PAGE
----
Dinosaurs may be warm-blooded animals.

Through dinosaur fossils of tyrannosaurs and other species, scientists inferred their body mass index and growth rate to judge their metabolism, and found that these former dominants of the earth were warm-blooded animals just like modern mammals.

Other researchers concluded last year that dinosaurs were neither cold-blooded nor warm-blooded, and that their metabolism was somewhere in between. Michael D’Emic, a paleontologist at Stony Brook University in New York, disagreed.

Scientists began to argue in the 19th century whether dinosaurs were cold-blooded animals that were thought to be slow and bulky at first, or whether they had warm-blooded physiological functions and could have an energetic lifestyle.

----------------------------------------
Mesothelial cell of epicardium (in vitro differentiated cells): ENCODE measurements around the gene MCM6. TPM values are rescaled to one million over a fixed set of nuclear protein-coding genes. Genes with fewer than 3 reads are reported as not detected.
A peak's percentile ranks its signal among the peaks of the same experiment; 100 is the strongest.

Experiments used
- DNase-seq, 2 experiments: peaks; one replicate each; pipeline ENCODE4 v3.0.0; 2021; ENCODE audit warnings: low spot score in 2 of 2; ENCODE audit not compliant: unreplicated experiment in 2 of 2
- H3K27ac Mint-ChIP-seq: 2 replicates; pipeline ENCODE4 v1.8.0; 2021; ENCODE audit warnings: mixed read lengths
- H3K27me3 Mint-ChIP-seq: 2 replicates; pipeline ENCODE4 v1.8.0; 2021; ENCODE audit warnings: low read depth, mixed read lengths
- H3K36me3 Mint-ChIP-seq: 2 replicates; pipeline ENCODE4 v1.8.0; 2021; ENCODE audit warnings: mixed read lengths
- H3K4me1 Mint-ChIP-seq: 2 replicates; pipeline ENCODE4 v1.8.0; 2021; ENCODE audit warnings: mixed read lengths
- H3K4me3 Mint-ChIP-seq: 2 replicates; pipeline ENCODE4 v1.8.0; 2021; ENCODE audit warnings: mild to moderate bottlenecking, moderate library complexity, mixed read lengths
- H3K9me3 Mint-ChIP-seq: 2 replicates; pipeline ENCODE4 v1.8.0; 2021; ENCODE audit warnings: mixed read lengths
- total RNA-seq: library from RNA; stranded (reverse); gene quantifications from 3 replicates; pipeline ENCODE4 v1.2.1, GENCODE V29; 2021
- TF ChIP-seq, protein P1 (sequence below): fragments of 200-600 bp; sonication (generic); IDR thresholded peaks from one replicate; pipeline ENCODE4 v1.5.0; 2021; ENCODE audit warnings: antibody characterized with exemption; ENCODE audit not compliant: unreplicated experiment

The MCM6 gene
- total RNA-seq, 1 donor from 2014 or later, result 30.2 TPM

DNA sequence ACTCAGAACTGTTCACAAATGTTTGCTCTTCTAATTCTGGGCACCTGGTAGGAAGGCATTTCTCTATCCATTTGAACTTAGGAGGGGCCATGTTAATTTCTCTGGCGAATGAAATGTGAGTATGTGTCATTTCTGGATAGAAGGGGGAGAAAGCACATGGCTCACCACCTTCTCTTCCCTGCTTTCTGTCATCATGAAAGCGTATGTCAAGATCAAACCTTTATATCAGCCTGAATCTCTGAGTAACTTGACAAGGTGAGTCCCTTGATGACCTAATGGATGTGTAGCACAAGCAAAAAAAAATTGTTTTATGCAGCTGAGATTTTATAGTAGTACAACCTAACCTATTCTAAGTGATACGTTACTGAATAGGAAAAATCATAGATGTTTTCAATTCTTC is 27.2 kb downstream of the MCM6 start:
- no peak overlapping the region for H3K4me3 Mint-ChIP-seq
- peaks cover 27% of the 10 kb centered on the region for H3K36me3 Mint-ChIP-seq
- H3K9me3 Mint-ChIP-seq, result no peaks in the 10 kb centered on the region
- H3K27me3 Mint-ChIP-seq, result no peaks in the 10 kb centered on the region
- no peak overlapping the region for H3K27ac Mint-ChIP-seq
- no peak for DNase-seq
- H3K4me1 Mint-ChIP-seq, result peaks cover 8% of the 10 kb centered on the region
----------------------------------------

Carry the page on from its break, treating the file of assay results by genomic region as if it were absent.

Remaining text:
Demick believes that last year’s study underestimated the growth rate of dinosaurs and should use statistical methods to analyze dinosaurs in the same group, as in the case of modern birds.

“The focus of my research so far is that dinosaurs, on average, are warm-blooded animals like modern mammals,” he said.

Last year’s study suggested that dinosaurs might raise their body temperature to a certain extent, enough to make their nerves and muscles work faster and turn them into fast predators, but not enough to regulate their body temperature at all times.

This adjustment allows them to sprint quickly, but usually they move slowly. Based on their analysis, the researchers reckon that if Tyrannosaurus Rex had what we know about warm blood metabolism, it would have to eat continuously in order to survive.

But Demick knows that his reasoning is far from enough to end the debate: “Overall, we know little about dinosaur growth, because we seldom study them in this way.” “My research argues that the dinosaurs I’ve observed have mammalian-like metabolic and growth rates, but of course that doesn’t mean that all dinosaurs are like this.”